wired ethernet disabled between reboots, was: when startup delays become bugs

Dan Williams dcbw at redhat.com
Tue May 21 21:14:32 UTC 2013

On Tue, 2013-05-21 at 14:33 -0600, Chris Murphy wrote:
> On May 21, 2013, at 2:08 PM, Adam Williamson <awilliam at redhat.com> wrote:
> > On Tue, 2013-05-21 at 14:02 -0600, Chris Murphy wrote:
> > 
> >> 1. Connect Automatically may work as designed, but it's a flawed
> >> design. It makes no sense to have an admin user enable a network
> >> through the Gnome shell toolbar icon (Network icon, flip the switch
> >> from Off to On), reboot, and then have no network. The widespread
> >> convention for all other such UI switches is that they're sticky. I
> >> don't have to go make them behave sticky by checking something five
> >> layers deep. Something I wouldn't have even considered exists as it's
> >> apparently unique, I've never encountered an automaticity option on
> >> Windows or OS X. It's a bizarre convention. Off means off, make that
> >> sticky through reboots. On means on, make that sticky through reboots.
> > 
> > The question of whether it should be *system wide* is a different
> > question from whether it should *persist*.
> I'm just trying to figure out the simple case for now: single user who is an admin. I'm experiencing undesirable behavior. If this simple and common case isn't working out well, then I don't expect the more complex cases to work out much better. And as an ape who wears pants, I try to limit how confused I get in a given time frame.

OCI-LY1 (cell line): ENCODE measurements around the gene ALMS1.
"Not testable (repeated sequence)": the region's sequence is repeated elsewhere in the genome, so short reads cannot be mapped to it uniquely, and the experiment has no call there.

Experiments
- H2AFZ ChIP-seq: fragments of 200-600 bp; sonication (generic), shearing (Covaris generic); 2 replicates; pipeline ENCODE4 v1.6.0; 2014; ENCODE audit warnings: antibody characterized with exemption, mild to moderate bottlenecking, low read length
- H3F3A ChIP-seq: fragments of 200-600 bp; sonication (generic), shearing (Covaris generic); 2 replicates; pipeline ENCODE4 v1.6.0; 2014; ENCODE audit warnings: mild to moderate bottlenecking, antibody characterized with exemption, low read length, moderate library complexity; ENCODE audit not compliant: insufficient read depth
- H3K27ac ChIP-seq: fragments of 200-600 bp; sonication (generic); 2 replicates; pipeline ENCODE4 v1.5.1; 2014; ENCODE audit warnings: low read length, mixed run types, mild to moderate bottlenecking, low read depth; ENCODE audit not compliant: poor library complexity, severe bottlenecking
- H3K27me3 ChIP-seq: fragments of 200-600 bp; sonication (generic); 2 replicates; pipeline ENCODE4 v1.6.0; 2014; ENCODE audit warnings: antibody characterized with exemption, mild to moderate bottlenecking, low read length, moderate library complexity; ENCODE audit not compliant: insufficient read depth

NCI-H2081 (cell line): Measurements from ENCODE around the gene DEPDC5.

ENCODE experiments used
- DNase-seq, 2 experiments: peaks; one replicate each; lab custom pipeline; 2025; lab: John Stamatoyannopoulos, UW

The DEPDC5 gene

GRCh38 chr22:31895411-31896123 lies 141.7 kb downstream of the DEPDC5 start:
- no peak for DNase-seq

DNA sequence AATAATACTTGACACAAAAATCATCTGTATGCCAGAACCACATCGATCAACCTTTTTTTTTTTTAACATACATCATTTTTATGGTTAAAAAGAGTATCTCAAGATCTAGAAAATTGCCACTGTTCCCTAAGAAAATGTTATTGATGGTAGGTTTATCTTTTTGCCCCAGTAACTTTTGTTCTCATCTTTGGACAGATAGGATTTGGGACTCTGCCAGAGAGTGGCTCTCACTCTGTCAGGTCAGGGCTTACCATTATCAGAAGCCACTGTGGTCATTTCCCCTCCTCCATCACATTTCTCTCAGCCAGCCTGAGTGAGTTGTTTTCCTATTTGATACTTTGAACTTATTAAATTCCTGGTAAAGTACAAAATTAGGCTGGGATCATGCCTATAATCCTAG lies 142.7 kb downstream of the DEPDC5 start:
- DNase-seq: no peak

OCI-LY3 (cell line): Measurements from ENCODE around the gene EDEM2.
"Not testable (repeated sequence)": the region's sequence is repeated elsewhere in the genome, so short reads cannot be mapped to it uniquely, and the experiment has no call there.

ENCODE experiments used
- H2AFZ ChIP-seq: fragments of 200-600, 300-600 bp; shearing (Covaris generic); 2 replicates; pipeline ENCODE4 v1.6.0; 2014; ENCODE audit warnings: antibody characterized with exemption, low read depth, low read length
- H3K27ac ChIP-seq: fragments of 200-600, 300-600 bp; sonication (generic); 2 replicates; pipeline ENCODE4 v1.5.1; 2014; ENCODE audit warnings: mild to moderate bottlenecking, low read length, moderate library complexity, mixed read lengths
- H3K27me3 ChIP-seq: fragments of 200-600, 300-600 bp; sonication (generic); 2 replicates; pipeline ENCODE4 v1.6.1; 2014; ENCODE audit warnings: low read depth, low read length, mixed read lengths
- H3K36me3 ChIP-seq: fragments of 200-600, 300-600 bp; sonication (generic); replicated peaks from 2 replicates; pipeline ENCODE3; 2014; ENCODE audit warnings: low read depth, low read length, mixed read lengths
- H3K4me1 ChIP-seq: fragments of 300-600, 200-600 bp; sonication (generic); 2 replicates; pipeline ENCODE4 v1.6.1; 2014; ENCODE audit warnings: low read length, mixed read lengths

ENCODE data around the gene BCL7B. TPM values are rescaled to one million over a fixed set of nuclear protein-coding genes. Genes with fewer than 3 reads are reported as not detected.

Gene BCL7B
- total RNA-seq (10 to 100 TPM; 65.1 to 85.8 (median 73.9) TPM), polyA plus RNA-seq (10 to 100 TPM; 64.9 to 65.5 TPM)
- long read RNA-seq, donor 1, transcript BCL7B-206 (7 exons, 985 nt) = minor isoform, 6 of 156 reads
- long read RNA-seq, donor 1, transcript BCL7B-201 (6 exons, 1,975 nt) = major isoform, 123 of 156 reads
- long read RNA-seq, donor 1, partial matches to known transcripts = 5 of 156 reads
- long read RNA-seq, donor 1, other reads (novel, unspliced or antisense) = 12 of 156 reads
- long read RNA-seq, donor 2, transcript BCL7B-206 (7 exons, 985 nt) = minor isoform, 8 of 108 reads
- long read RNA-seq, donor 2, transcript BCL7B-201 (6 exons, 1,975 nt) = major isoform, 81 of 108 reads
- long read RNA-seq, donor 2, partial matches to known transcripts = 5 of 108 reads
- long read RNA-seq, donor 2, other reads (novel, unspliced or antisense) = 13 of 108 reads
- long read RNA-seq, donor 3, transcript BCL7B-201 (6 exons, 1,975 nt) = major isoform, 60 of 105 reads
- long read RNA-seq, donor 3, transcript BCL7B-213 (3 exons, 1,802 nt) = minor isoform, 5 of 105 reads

> > 
> >> 3. The naming convention of the interfaces is confusing. Sometimes
> >> it's ifcfg-en5s0 and sometimes ifcfg-p5p1 for the same interface and I
> >> don't know why. 
> > 
> > That's nothing to do with NM, it's the 'persistent device naming' stuff
> > at a lower level. Up to F18 this was being done by biosdevname, which
> > gave the 'p5p1' naming; in F19 it's being done by systemd, which gives
> > the 'en5s0' naming. There was an effort to ensure they at least both
> > called the most common case 'em1', but beyond that, they have different
> > naming schemes. Life's fun, huh. This kinda sucks, but it's not NM's
> > fault. There was discussion of the issue on this list earlier in the f19
> > cycle.
> Is Gnome > Settings > Network leveraging Network Manager? If so, it's using a different naming convention than systemd, and it seems the two are involved in some non-deterministic confusion.

Yes, it does.  What's likely happening is that your saved network
connections from before F19 have the name they were originally given,
like "System p5p1".  If the ifcfg file has no "NAME=xxx" key, the name
is taken directly from the ifcfg file name.  I bet you'll find you've
got /etc/sysconfig/network-scripts/ifcfg-p5p1 on your system with HWADDR
matching your en5s0 interface.

That name is never changed after the connection config is created; NM
does not and will never rename your configuration files underneath you.

Now that systemd has renamed your interfaces, that name no longer
matches the connection configuration in /etc.  Feel free to go
through /etc/sysconfig/network-scripts/ and rename files as you see fit.
If you don't like the interface name part, it's perfectly fine to rename
it to "ifcfg-Ethernet" or "ifcfg-Blue_Cow".


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